He said he didn't think his financial support of either politician influenced his appointment.

Hardage was out of town last week and unavailable for comment. Burt could not be contacted.

A broken promise?

Whether or not campaign contributions translate as fair board appointments, a political watchdog group -- the Santa Monica-based Foundation for Taxpayer and Consumer Rights -- says Schwarzenegger has broken a promise by giving plum appointments to generous donors.

"When Schwarzenegger ran for office, one of his main issues was his claim that when money goes in the door and favors go out, the people lose," said Carmen Balber, a consumer advocate for the group.

"He said he was going to play a different game," Balber said. "Instead, he has become the most prolific fundraiser in California history and has fallen into exactly the same habit of rewarding contributors for their loyalty."

The perks of serving on the fair board are relatively small, but there's prestige in representing the seaside fairgrounds in affluent Del Mar, some insiders say.

Known formally as directors of the 22nd District Agricultural Association, board members set policy at the 350-acre fairgrounds and administer its $56 million budget.

The district puts on the San Diego County Fair and is the landlord of the Del Mar Thoroughbred Club, which produces the summer race meet.

Nearly 350 events are held at the fairgrounds every year.

The fair board also controls the Surfside Race Place wagering facility and the Horsepark Equestrian Center east of the fairgrounds, on El Camino Real at Via de la Valle.

For their service, board members are not paid, but are entitled to free admission to any of these places. They enjoy box seats at the fair's grandstand concerts, a seat in the director's room during the horse races and a front-row parking place at the fairgrounds.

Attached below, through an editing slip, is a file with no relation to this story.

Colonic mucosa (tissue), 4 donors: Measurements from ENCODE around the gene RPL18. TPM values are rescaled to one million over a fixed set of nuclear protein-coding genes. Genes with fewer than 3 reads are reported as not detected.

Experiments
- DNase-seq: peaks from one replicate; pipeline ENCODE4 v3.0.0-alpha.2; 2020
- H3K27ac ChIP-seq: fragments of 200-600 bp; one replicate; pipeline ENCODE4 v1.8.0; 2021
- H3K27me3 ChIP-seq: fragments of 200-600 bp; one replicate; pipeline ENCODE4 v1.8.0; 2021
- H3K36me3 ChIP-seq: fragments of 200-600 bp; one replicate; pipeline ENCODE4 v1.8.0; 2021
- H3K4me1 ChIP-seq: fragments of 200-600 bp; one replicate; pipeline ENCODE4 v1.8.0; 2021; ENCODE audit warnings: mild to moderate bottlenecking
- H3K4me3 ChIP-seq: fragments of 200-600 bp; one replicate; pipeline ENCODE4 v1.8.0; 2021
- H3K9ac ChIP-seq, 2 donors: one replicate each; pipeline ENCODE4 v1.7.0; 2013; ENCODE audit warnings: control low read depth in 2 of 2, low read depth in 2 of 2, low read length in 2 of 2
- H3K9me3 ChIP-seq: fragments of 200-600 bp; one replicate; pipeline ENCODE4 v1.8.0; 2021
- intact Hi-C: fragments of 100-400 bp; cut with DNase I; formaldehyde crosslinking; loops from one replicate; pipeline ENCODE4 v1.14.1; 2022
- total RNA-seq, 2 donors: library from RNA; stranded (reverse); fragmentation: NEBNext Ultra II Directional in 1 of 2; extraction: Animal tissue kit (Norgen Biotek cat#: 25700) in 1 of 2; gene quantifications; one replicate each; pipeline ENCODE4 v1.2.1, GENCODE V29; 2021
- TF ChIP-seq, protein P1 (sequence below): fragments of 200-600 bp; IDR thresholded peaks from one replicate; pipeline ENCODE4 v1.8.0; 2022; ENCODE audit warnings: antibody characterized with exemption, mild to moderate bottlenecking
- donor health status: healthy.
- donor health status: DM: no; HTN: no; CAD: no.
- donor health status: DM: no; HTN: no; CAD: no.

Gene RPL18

"Yes, you can go to the fair as often as you want," said former board member Louis Wolfsheimer, "but how many times can you go to the fair? It's not like being the U.S. ambassador to France."

Political plums

"It's an appointment that people have always felt was very desirable," said Brooks Parry of Del Mar, a board member from 1986 through 1994. "It holds an appeal. It does seem to be a position that has a sort of charisma about it."

Nussbaum said the perks that come with the job are insignificant. He said the draw of serving on the panel is that the work is rewarding.

"It's the joy of working with a great group of people that create a facility that's world-class," he said.

It wasn't any recent appointments that caught the attention of the Foundation for Taxpayer and Consumer Rights, but the alleged misdeeds of one of the fair board's former members, Balber said.

She said she began examining donations from fair board members when authorities tied Poway defense contractor Brent Wilkes to the corruption scandal of former Rep. Randy Cunningham.

Today, Cunningham is serving a prison term and Wilkes is awaiting trial on fraud and conspiracy charges.

State forms show Wilkes, his company and his family donated $77,400 to Schwarzenegger.

Schwarzenegger appointed Wilkes to the board in 2004 and to the Race Track Leasing Commission in 2005, but ordered Wilkes removed from both panels after the Cunningham story broke.

At the time, the governor said that anyone he appoints must "resign immediately if they are doing anything unlawful or that is not cool."
Contact staff writer Adam Kaye at (760) 901-4074 or